Stationary point

In mathematics, particularly in calculus, a stationary point of a differentiable function of one variable is a point on the graph of the function where the function's derivative is zero.[1][2][3] Informally, it is a point where the function "stops" increasing or decreasing (hence the name).

The stationary points are the red circles. In this graph, they are all relative maxima or relative minima. The blue squares are inflection points.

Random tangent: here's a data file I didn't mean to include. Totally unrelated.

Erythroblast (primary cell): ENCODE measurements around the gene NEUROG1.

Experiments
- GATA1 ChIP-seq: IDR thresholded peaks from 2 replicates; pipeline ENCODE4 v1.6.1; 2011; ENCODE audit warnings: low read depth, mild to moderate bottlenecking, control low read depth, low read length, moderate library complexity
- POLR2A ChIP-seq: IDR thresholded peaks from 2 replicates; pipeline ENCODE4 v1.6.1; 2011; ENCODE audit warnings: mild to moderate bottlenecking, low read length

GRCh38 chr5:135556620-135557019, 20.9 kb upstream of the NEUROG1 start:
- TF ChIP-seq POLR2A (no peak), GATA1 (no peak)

For a differentiable function of several real variables, a stationary point is a point on the surface of the graph where all its partial derivatives are zero (equivalently, the gradient is zero).

Stationary points are easy to visualize on the graph of a function of one variable: they correspond to the points on the graph where the tangent is horizontal (i.e., parallel to the x-axis). For a function of two variables, they correspond to the points on the graph where the tangent plane is parallel to the xy plane.